“No, for the copper in front of the cleaner’s hospital room.” I started to unbutton my uniform. Carrie looked away.

“How’s Jocelyn?”

I paused buttoning up my skirt. “She’s coping as well as can be expected. And winding my father round her little finger.”

“Crazy girl.” Carrie sighed. “It’s an act, you know? She’s not really… well that way.”

I buttoned up my blouse and put my shoes on. “Thought it might be. But unless she wants to tell me about it, it’s not really for me to pry.”

“I guess not.”

As I turned round to leave, Carrie’s hand was on my arm.

“I’m glad you’re alright.”

We looked at each other a few moments. Then, I gave her a grin.

“We’re like weeds, we Tennants. Impossible to get rid of.”

“Good,” said Carrie. As I turned round to leave, she added, “Oh. One more thing.”


“Keep that uniform.”

As soon as I entered the main hall, carrying the nurse’s uniform in a bag, because what can you do, Margaret saw me, pointed at me to fix me in place, and came towards me at full speed.

“I’ve been looking all over for you! Some people stay in bed when they’ve nearly been stabbed to death, don’t you know?”

“Lack of backbone,” I said. “What’s going on?”

“Guess who’s just turned up at the gates?”

Margaret and I walked double-time to the main gate, where I saw my long-lost brother help a woman dismount from a horse-drawn carriage. She was wearing Carl’s overcoat over a white dress. Her face was dark, hidden in the hood of the coat, and she was carrying a small bundle in a sling. I rushed out to meet them.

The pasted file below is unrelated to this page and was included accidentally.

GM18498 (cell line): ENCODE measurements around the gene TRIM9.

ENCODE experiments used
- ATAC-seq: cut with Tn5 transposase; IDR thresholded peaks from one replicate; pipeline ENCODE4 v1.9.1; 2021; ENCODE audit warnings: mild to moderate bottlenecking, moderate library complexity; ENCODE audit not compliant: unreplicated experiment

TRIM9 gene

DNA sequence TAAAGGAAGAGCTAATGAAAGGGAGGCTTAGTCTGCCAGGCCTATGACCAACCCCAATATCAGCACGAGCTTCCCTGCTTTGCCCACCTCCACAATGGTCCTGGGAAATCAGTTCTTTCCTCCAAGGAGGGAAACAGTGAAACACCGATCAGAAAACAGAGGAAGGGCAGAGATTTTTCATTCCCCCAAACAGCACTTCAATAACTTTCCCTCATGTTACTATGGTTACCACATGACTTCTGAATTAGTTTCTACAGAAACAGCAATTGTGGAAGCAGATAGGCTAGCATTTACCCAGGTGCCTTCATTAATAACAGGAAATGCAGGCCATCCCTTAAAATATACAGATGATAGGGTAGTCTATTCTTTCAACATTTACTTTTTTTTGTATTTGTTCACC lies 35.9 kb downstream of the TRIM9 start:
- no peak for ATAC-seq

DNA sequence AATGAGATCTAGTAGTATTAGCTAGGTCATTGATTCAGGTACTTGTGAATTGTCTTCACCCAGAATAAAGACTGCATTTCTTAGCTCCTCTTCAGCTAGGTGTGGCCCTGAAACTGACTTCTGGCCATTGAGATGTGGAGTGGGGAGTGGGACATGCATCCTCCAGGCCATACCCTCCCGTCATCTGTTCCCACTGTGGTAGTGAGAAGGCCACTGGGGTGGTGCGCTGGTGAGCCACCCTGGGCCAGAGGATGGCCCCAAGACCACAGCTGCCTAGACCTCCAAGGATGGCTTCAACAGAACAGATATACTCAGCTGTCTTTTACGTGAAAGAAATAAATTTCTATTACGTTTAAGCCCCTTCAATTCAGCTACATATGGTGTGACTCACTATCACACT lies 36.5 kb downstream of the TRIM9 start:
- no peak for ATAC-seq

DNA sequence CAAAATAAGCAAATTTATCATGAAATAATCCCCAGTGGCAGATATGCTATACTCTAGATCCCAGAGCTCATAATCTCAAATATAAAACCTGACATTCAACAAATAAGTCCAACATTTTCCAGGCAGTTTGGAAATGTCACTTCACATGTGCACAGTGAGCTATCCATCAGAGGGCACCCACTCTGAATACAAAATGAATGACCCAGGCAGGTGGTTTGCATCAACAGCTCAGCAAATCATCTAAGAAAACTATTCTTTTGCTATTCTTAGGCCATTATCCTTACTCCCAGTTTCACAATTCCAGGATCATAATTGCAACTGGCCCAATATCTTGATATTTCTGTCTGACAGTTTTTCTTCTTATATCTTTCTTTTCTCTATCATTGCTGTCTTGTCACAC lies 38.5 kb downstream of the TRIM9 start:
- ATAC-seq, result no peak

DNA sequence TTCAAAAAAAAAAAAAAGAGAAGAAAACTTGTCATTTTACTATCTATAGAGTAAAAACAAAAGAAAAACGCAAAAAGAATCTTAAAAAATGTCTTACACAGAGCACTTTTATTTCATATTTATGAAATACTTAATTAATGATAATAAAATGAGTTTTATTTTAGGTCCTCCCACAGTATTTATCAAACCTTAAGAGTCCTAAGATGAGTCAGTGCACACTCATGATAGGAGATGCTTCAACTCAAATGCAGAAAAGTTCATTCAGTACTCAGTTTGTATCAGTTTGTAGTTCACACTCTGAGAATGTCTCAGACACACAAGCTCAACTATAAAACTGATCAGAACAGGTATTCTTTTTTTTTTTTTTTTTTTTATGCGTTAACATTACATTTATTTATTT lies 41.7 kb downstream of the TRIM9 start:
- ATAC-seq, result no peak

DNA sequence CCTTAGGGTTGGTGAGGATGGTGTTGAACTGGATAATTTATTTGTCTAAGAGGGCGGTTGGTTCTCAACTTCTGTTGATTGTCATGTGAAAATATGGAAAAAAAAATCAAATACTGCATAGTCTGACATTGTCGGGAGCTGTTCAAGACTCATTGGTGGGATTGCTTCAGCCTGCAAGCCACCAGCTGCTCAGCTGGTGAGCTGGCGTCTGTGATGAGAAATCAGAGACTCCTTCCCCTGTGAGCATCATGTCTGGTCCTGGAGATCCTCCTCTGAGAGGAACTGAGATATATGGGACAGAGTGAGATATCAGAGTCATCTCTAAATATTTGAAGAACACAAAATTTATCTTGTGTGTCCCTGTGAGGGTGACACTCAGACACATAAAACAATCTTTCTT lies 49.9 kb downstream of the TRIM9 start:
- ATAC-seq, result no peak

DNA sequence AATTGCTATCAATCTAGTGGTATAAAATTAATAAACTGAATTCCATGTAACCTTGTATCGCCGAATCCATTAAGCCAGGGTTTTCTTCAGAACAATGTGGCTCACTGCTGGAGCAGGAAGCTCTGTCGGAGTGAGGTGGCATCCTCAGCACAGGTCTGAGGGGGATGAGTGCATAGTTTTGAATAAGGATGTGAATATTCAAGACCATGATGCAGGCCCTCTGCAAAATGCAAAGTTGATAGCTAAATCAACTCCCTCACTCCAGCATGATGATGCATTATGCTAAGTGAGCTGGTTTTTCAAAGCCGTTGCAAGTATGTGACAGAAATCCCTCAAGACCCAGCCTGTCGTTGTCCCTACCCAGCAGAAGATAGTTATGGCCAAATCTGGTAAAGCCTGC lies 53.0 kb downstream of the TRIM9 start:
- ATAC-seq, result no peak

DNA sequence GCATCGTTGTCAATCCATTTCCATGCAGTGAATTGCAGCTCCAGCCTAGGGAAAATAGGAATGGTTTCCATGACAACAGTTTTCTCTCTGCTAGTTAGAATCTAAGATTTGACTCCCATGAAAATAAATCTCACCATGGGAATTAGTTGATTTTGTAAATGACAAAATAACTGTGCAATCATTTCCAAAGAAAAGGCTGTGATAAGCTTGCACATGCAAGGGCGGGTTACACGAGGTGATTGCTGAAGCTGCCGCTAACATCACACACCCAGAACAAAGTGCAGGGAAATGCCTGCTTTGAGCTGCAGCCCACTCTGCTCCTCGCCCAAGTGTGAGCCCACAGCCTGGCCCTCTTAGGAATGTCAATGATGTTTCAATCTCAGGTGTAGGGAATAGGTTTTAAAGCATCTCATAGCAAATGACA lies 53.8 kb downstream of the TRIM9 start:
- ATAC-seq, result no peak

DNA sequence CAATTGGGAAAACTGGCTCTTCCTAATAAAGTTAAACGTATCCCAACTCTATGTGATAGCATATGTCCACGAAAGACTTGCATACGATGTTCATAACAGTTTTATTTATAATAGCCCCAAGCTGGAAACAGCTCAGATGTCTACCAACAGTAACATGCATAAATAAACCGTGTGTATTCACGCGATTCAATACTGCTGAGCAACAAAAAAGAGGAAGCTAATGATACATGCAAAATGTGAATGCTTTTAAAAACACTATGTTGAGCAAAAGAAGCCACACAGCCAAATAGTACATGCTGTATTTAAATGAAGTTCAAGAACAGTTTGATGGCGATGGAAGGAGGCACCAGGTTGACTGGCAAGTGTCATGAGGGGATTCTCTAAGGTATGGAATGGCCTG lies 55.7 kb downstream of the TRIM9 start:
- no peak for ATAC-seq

“Carl!” I grabbed him and gave him a fierce hug. I looked at him, and he looked a picture of health. I turned to the woman.

“Fatin! Salam Aleikum!” I had never got round to learning her language, and Arabic was the closest I could do, geographically. I held out my arms to hug her, but she put her hand up.

“Careful. Do not wake him.”

I looked, and saw a crumpled-up little brown face, eyes closed, poking out of the bundle of cloth Fatin was holding. I held my breath. Margaret stepped up and shoved me aside.

“Awww, look! He’s adorable.”

Carl put his arms on my and Margaret’s shoulders.

“Ladies? Meet Raage Tennant,”

“Well ain’t that just peachy?” Another man had just stepped down from the carriage, and I would have recognised that American drawl anywhere.

“Mr. Riley,” I said. “What brings you here?”

He gave me one of his unpleasant smirks. “Well how could I stay away? I heard someone finally managed to perforate that thick skin of yours, and I had to come and have a look-see. Who’s the lucky guy?”

“Woman,” I said. “Got a job as a cleaner here, and tried to stab me in my sleep. You’ll probably like her.”

“Lady, I’m gonna be her best new friend. Where is she?”

“Ask the doctor,” I said. “She’s in the hospital.”

“That’s the spirit,” said Riley. “Who’s in charge here?”

I pointed him at the Chancellor’s office, and he marched off. As I watched him, I noticed he had acquired a limp. But at that moment, Someone else, also with a limp, came walking up to us. I looked at Carl’s face, and secretly enjoyed the way his jaw dropped.


“Yes, my boy?”

“You’re back!”

“Evidently! Did you think I would just stay in South America when someone went and made me a bloody grandfather?”

“Um… Sorry?”

“Oh do stop talking nonsense, my boy.” He turned to Fatin. “I assume you are my son’s young wife?”

I drew a bit closer to her, because Father can be a bit overwhelming when the mood takes him. I needn’t have worried.

“I am his woman, yes. I bore his child. He was late in arriving, and for that he is named Raage.”

Raage, not to be left out of the conversation, gave a snort, woke up and started wailing.